The event was billed as an “electric atmosphere” — capped at six tickets per graduate — featuring a drone show, fireworks and a “special gift” for the Class of 2024: a hat from rap star Travis Scott’s collegiate clothing brand. The university had pitched the event as a “Southern California-style” celebration to compensate for the loss of the main-stage ceremony with a valedictorian, keynote speeches and the presentation of honorary degrees.

A USC student in graduation regalia is partially silhouetted near a red curtain
A USC student waits to have their name called during graduation Friday from the Viterbi School of Engineering at the Galen Center in Los Angeles. (Christina House / Los Angeles Times)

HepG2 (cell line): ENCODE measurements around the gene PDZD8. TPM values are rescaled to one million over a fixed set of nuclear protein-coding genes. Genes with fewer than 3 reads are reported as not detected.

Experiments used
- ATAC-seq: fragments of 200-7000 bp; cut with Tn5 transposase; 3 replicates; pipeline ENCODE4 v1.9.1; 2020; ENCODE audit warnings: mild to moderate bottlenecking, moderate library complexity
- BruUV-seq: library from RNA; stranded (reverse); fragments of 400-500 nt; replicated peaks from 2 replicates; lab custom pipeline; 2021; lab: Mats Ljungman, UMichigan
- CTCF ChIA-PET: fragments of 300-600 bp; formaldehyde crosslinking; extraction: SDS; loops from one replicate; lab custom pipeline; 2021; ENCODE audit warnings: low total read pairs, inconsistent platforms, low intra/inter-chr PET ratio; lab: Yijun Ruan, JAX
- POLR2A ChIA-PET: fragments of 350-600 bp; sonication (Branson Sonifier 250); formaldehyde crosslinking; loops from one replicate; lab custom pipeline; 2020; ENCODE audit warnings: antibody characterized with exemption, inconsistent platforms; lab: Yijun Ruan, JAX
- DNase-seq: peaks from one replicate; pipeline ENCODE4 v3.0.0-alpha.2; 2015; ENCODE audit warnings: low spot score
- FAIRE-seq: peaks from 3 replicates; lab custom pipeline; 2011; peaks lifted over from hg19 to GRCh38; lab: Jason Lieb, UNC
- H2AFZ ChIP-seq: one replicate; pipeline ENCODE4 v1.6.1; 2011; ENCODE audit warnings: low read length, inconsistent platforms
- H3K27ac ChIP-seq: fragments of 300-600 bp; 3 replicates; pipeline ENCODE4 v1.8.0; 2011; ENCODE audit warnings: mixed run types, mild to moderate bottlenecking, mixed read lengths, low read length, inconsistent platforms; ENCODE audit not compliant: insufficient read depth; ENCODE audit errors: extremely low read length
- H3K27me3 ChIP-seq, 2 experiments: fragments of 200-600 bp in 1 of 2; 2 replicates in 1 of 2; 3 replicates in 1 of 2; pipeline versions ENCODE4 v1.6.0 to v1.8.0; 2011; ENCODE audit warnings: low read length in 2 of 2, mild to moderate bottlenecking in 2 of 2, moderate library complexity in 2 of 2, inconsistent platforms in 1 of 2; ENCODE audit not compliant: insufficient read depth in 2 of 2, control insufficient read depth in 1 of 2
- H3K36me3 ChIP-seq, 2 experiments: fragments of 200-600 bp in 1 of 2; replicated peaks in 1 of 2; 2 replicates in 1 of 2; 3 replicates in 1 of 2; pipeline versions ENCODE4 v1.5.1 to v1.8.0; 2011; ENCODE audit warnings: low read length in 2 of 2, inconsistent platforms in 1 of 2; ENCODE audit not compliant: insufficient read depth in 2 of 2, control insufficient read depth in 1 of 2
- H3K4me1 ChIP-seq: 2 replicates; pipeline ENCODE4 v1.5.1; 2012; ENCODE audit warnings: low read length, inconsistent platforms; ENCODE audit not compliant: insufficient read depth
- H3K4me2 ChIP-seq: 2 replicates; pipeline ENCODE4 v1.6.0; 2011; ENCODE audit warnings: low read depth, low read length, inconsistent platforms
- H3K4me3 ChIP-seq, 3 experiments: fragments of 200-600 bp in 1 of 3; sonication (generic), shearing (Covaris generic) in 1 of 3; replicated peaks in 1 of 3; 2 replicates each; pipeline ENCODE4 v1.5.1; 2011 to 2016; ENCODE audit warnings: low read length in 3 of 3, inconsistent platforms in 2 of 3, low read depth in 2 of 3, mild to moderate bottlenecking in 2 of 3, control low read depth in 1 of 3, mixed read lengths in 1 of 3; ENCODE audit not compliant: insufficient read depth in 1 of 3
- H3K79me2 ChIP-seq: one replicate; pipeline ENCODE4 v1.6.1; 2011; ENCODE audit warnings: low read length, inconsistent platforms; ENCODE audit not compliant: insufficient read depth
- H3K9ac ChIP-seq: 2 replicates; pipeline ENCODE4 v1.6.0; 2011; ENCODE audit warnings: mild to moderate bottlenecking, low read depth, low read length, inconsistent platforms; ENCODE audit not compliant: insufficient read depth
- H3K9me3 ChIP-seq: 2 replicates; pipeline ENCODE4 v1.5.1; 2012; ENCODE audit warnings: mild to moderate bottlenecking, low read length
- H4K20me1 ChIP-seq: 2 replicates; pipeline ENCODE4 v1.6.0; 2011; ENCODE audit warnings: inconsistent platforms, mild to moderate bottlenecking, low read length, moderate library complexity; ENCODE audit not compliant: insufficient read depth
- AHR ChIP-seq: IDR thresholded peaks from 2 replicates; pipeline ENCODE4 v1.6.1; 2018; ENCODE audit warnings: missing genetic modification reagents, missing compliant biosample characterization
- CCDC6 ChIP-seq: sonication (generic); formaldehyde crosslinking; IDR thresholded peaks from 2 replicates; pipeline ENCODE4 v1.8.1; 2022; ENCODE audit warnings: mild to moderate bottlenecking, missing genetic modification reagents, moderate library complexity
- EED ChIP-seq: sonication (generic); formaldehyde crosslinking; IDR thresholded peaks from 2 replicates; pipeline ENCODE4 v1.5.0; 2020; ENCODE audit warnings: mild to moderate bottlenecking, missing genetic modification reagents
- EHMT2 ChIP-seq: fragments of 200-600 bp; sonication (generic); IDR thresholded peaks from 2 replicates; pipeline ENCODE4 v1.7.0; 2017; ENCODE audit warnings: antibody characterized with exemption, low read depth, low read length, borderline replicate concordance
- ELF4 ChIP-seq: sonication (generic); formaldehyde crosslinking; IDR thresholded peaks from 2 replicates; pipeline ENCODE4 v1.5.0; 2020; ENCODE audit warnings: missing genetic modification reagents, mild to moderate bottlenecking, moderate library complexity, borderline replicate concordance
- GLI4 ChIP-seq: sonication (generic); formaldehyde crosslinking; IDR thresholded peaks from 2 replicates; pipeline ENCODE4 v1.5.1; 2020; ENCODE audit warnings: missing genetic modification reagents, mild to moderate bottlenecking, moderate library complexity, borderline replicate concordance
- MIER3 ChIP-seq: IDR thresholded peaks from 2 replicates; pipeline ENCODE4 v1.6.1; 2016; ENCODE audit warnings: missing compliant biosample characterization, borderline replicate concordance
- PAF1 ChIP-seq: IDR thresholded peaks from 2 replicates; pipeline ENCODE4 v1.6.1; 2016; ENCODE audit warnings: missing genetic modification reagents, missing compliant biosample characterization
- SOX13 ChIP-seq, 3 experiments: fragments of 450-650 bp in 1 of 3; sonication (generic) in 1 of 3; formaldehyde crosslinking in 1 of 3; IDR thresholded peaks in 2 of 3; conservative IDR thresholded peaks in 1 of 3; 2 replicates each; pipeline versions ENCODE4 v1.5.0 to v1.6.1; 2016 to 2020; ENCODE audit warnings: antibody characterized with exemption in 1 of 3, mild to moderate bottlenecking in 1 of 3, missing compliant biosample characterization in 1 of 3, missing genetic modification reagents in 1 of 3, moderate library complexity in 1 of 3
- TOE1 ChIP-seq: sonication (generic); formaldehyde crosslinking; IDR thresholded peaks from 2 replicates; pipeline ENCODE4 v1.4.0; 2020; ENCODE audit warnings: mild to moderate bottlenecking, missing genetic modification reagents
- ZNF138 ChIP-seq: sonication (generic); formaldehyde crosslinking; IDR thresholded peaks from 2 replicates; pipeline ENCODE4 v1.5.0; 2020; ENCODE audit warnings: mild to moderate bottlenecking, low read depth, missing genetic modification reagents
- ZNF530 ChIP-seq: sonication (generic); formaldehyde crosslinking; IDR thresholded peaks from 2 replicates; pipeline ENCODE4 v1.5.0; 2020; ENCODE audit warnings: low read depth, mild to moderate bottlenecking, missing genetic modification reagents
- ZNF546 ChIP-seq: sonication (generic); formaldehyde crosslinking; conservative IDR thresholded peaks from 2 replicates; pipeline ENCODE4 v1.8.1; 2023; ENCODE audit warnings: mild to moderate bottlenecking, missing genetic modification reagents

Annette Ricchiazzi was on campus Friday for her daughter's graduation from the School of Dramatic Arts. She was able to bring immediate family to the event with the four tickets her daughter received. With the main-stage ceremony canceled, grandparents and other family didn't attend, she said.

"It's definitely a different kind of commencement, but we are making the best of it," Ricchiazzi, a USC alumna, said. She attended the gathering at the Coliseum Thursday night and said it was "strange."

"It was fine for what it was, as a spirit or pep-rally kind thing. It was nice. Students and staff clearly put time and effort into it," she said. "But it was like putting a Band-Aid on a stab wound."

Times staff writer Hailey Branson-Potts contributed to this report.

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This story originally appeared in Los Angeles Times.